Trump anti-discrimination official Eric Blankenstein once called most hate crimes hoaxes https://t.co/FiWbpntGu3— Chris Confalone (@ChrisConfalone) September 27, 2018
A high-ranking employee at the Consumer Financial Protection Bureau, who is paid heavily to look after matters concerning financial discrimination, had a troubling past.
Eric Blankenstein, who was appointed by President Donald Trump as a policy director and is responsible for enforcing laws against financial discrimination including the Equal Credit Opportunity Act, which protects African-Americans from predatory lending practices, was caught making a racist slur in a blog post he wrote 14 years ago.
The employee, who is now paid a hefty amount of $259,500 annually (one of the highest amount given to a worker of the federal government) to make sure there is no financial discrimination, discriminated against black people in the past and used the n-word in a secret blog, revealed by The Washington Post.
He also claimed at that time that most of the hate-crimes reported are hoaxes – that’s not true.
“Fine….let’s say they called him n***er,” Blankenstein wrote in the typed-out discussion about hate crimes at the University of Virginia. “Would that make them racists, or just a**holes looking for the most convenient way to get under his skin?” he wrote, questioning if calling someone the n-word was really racist.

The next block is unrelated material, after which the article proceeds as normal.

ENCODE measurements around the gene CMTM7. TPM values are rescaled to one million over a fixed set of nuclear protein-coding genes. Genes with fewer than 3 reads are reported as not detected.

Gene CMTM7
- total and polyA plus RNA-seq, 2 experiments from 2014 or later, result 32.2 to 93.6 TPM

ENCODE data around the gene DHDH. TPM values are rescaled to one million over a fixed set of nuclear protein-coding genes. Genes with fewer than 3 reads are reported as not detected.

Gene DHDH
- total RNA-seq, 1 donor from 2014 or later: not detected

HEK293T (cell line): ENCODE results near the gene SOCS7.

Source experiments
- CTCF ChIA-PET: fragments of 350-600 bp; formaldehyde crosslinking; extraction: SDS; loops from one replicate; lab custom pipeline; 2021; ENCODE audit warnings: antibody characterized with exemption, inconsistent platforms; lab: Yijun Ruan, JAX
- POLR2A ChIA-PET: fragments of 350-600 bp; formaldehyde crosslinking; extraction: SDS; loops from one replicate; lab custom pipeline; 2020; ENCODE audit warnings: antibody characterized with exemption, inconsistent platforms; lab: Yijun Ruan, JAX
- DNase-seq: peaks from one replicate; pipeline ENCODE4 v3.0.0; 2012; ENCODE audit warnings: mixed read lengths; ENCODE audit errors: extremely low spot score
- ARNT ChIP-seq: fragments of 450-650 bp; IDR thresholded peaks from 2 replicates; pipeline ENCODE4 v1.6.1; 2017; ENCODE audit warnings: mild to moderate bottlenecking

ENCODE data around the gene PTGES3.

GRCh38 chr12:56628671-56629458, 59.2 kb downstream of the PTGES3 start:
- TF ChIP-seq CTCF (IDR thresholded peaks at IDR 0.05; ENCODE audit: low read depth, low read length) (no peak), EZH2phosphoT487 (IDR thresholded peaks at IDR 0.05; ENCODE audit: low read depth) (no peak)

Blankenstein made the bigoted comments on a political blog using a pen name. He co-authored the blog that had input from other contributors as well. In another blog, he reportedly claimed that “hate-crime hoaxes are about three times as prevalent as actual hate crimes.”
Blankenstein agreed he made those comments after they were exposed, but says this has nothing to do with how he serves his position today. “The insight to be gained about how I perform my job today – by reading snippets of 14-year-old blog posts that have nothing to do with consumer protection law — is exactly zero,” he said in a statement.
Makada Henrie-Nickie, a former CFPB analyst in its fair lending office, said the comments made by the CBFP official who is tasked with enforcing such policies is hurtful and upsetting.
“It sends chills up my spine to hear that kind of thinking,” the analyst, who left the bureau in August, said.
Thumbnail/Banner Image: Reuters, Carlos Baria